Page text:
Just two days before the Securities and Exchange Commission is expected to approve final rules for equity crowdfunding under Title III of the Jumpstart Our Business Startups Act (JOBS), Chairwoman Mary Jo White offered an informal review of the impact of that legislation, extolling its success.
She told the a gathering of securities attorneys in New York City on Wednesday that since the JOBS Act was enacted in April 2012, emerging growth companies – companies with total annual gross revenues under $1 billion – have accounted for 85% of initial public offerings. In addition, she said, nearly 1,000 EGCs have confidentially submitted draft registration statements for IPOs, which precede offerings.
“Companies began to take advantage of the initial public offering ‘on-ramp’ as soon as the JOBS Act was enacted,” said White, referring to the maximum five-year period that companies have following their IPO to fully comply with various SEC disclosure and accounting requirements.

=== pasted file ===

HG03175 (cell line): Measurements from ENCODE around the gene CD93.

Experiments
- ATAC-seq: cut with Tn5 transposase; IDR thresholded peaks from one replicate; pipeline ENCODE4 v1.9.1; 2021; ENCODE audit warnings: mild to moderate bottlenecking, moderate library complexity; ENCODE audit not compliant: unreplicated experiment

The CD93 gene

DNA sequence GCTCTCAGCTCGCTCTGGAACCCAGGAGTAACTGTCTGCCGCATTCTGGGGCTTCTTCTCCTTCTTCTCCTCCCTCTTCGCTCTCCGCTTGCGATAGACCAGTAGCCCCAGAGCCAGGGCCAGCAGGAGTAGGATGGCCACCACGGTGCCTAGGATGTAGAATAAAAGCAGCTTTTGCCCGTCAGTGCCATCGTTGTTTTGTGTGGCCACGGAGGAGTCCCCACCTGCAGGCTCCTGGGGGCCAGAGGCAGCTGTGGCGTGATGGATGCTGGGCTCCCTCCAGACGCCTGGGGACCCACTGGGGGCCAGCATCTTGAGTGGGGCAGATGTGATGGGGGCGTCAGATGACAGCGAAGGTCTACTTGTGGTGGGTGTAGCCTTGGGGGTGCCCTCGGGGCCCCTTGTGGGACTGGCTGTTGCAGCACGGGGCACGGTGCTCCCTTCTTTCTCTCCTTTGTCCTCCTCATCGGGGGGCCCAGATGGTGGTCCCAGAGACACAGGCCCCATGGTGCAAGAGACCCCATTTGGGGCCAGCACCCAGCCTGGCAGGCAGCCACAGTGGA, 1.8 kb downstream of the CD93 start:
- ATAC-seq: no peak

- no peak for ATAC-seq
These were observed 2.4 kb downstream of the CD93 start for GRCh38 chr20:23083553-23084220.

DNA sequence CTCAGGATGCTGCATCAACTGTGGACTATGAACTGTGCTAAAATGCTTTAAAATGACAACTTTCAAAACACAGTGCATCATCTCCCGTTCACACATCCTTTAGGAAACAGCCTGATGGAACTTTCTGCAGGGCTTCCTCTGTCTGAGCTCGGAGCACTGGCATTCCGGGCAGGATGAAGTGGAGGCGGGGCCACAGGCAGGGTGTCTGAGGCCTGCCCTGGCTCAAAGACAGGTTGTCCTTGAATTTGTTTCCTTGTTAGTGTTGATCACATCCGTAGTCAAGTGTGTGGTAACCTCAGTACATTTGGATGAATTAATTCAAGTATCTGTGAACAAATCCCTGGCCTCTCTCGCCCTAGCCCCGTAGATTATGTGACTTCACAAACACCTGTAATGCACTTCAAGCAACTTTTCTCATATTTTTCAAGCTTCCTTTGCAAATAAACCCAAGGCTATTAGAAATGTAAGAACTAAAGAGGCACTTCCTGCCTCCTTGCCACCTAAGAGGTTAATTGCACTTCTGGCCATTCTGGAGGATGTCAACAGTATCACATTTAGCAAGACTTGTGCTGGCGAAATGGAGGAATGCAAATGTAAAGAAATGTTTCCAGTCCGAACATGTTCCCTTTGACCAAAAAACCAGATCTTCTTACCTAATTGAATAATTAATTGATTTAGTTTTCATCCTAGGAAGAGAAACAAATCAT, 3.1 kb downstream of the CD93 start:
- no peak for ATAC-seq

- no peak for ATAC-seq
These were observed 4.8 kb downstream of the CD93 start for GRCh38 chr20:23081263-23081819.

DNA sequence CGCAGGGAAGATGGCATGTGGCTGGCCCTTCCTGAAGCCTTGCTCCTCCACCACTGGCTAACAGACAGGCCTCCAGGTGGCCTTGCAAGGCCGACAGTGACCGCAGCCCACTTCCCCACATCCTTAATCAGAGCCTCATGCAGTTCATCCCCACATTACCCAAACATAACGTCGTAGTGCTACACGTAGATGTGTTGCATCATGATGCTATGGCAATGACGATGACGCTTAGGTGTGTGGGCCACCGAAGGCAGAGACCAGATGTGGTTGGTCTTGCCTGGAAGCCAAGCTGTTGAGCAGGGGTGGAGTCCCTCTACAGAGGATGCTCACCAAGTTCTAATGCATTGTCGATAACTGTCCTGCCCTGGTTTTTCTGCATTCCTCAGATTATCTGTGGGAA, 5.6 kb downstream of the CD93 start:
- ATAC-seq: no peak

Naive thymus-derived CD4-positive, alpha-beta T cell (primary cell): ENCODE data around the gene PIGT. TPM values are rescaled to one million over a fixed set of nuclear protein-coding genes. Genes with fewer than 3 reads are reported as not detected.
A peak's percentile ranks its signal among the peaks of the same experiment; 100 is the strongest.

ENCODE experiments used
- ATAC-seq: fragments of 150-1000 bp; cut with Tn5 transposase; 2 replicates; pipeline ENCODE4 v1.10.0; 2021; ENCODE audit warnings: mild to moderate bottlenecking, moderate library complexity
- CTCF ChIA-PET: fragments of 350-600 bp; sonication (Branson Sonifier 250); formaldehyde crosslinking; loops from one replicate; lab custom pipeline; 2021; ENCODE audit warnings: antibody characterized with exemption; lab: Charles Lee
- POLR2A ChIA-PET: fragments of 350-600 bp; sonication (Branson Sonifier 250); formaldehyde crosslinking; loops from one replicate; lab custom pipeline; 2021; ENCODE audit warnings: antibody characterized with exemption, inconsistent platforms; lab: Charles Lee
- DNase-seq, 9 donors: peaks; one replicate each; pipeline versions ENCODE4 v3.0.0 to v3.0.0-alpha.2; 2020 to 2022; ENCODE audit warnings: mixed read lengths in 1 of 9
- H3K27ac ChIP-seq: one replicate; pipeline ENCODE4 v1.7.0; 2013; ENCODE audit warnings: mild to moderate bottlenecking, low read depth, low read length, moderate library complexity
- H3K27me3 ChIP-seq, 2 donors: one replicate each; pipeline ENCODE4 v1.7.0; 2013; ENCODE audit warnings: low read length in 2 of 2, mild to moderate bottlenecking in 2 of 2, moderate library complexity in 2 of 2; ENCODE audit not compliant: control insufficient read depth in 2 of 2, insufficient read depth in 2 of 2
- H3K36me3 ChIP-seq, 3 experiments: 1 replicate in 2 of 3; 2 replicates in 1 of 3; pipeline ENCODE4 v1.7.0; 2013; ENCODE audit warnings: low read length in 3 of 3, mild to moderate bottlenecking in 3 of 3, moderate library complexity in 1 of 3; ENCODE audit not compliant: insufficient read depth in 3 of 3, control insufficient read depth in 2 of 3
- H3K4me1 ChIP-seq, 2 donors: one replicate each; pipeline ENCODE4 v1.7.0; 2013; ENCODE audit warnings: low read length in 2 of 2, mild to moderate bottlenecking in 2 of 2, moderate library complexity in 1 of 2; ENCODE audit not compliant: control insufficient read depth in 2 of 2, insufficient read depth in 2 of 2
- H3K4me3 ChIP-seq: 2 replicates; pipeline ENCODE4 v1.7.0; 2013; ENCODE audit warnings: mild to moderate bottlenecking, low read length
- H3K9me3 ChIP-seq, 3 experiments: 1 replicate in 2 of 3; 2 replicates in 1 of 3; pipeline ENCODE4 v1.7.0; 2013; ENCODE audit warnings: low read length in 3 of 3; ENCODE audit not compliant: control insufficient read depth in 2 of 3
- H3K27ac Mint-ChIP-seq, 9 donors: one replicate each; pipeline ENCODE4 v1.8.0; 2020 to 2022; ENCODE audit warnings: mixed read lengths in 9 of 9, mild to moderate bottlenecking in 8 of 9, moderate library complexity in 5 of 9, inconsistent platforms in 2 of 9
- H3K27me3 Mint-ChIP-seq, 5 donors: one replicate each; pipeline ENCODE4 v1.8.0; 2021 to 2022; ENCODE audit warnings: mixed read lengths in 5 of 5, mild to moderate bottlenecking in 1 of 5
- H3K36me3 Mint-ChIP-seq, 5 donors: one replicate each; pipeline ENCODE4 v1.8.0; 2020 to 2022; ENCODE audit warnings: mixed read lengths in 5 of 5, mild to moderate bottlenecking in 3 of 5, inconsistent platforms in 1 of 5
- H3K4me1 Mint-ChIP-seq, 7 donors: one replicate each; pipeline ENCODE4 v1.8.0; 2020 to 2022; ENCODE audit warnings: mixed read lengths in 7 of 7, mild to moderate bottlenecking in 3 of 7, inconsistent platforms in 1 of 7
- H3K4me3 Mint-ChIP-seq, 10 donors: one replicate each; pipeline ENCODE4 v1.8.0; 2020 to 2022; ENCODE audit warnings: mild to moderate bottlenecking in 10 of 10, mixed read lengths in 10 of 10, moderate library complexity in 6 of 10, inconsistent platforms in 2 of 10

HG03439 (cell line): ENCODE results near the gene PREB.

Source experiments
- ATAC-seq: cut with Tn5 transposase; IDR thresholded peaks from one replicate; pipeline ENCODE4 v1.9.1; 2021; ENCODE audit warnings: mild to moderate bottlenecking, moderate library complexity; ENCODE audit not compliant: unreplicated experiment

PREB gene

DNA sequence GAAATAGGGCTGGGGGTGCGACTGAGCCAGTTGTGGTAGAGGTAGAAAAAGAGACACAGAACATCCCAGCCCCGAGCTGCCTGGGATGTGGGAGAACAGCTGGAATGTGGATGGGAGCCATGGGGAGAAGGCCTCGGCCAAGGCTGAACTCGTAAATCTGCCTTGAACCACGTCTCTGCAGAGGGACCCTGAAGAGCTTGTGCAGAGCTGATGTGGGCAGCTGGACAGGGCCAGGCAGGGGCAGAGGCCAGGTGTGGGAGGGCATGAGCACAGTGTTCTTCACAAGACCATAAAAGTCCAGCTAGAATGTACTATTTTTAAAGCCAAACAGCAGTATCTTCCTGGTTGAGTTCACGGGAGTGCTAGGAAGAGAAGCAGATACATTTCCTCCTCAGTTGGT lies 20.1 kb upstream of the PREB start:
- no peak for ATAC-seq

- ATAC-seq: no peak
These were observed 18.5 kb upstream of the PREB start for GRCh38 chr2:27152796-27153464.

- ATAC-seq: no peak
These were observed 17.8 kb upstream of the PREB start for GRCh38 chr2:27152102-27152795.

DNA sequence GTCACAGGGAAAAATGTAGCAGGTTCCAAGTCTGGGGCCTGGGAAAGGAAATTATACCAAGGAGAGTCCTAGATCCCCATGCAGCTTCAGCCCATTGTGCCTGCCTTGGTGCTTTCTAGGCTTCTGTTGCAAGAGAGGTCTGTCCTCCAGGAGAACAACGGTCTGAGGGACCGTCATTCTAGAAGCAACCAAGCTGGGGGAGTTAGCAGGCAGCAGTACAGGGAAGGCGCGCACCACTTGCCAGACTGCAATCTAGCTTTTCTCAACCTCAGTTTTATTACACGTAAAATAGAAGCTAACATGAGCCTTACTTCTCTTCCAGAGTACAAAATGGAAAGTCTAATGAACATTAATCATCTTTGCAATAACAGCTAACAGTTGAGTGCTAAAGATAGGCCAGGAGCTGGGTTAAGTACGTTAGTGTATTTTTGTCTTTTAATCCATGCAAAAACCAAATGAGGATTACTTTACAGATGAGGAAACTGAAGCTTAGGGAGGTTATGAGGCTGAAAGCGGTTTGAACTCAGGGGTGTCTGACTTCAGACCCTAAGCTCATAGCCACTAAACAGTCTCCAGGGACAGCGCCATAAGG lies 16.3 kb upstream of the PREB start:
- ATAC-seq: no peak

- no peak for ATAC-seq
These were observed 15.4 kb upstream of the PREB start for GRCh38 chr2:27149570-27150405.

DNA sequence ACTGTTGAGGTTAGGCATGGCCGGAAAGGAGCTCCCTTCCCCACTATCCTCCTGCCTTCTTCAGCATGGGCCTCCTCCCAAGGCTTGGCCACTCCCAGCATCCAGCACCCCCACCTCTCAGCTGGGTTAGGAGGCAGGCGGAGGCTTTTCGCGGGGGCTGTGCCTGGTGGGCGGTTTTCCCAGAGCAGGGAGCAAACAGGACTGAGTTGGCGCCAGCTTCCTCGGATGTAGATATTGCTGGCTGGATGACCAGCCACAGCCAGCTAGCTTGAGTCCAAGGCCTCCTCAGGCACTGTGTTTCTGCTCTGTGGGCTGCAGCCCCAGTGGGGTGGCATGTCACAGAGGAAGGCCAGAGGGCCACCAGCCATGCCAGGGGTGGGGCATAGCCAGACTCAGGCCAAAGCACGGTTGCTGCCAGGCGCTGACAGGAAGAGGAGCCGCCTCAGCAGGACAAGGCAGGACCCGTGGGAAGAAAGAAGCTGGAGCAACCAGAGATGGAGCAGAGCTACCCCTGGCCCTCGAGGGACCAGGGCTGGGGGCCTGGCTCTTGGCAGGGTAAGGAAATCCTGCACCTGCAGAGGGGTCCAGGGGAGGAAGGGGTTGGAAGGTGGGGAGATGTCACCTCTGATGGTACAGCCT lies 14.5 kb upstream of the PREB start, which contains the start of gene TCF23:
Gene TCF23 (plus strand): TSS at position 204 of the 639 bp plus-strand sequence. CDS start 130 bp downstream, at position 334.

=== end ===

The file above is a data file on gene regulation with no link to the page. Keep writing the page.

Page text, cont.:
The JOBS Act has made it easier for companies to issue stock for the first time and for investors to access those shares. It has been implemented on a gradual basis. First was Title II of the Act, which allowed accredited investors with a minimum $1 million in net worth or income above $200,000 for the previous three years to get an equity stake in a company in exchange for their crowdfunded contribution, beginning in late September 2013.
Then came Title IV, known as Regulation A+, effective June 2015, which let unqualified investors who participated in crowdfunding offerings get an equity stake so long as they didn’t invest more than 10% of their income or net worth per year. Companies, in turn, could raise up to $20 million under Tier I following review by state regulators or up to $50 million under Tier II, after a review by the Securities and Exchange Commission.